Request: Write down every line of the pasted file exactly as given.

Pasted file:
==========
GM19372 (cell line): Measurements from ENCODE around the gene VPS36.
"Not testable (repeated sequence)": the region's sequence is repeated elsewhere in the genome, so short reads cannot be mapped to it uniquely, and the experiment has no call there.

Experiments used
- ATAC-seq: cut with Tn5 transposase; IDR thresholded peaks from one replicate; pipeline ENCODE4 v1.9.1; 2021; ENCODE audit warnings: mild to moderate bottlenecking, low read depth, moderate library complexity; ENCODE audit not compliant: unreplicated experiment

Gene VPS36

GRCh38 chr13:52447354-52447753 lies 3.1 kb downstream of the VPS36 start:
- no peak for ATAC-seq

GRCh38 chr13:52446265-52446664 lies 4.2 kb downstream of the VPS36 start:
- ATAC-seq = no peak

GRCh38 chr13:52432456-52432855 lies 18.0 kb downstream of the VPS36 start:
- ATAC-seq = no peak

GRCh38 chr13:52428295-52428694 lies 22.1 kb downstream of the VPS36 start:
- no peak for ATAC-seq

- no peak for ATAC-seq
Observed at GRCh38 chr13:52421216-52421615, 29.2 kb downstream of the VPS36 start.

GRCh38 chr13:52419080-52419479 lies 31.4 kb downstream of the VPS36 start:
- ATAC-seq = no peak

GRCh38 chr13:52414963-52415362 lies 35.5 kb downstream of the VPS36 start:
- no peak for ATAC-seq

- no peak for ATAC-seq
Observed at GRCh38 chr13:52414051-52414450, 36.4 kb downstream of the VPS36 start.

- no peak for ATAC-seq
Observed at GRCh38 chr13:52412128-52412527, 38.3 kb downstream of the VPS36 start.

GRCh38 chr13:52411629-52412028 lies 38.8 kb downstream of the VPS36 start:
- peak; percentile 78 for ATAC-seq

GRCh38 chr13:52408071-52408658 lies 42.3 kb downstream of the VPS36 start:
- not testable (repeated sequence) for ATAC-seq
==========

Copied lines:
GM19372 (cell line): Measurements from ENCODE around the gene VPS36.
"Not testable (repeated sequence)": the region's sequence is repeated elsewhere in the genome, so short reads cannot be mapped to it uniquely, and the experiment has no call there.

Experiments used
- ATAC-seq: cut with Tn5 transposase; IDR thresholded peaks from one replicate; pipeline ENCODE4 v1.9.1; 2021; ENCODE audit warnings: mild to moderate bottlenecking, low read depth, moderate library complexity; ENCODE audit not compliant: unreplicated experiment

Gene VPS36

GRCh38 chr13:52447354-52447753 lies 3.1 kb downstream of the VPS36 start:
- no peak for ATAC-seq

GRCh38 chr13:52446265-52446664 lies 4.2 kb downstream of the VPS36 start:
- ATAC-seq = no peak

GRCh38 chr13:52432456-52432855 lies 18.0 kb downstream of the VPS36 start:
- ATAC-seq = no peak

GRCh38 chr13:52428295-52428694 lies 22.1 kb downstream of the VPS36 start:
- no peak for ATAC-seq

- no peak for ATAC-seq
Observed at GRCh38 chr13:52421216-52421615, 29.2 kb downstream of the VPS36 start.

GRCh38 chr13:52419080-52419479 lies 31.4 kb downstream of the VPS36 start:
- ATAC-seq = no peak

GRCh38 chr13:52414963-52415362 lies 35.5 kb downstream of the VPS36 start:
- no peak for ATAC-seq

- no peak for ATAC-seq
Observed at GRCh38 chr13:52414051-52414450, 36.4 kb downstream of the VPS36 start.

- no peak for ATAC-seq
Observed at GRCh38 chr13:52412128-52412527, 38.3 kb downstream of the VPS36 start.

GRCh38 chr13:52411629-52412028 lies 38.8 kb downstream of the VPS36 start:
- peak; percentile 78 for ATAC-seq

GRCh38 chr13:52408071-52408658 lies 42.3 kb downstream of the VPS36 start:
- not testable (repeated sequence) for ATAC-seq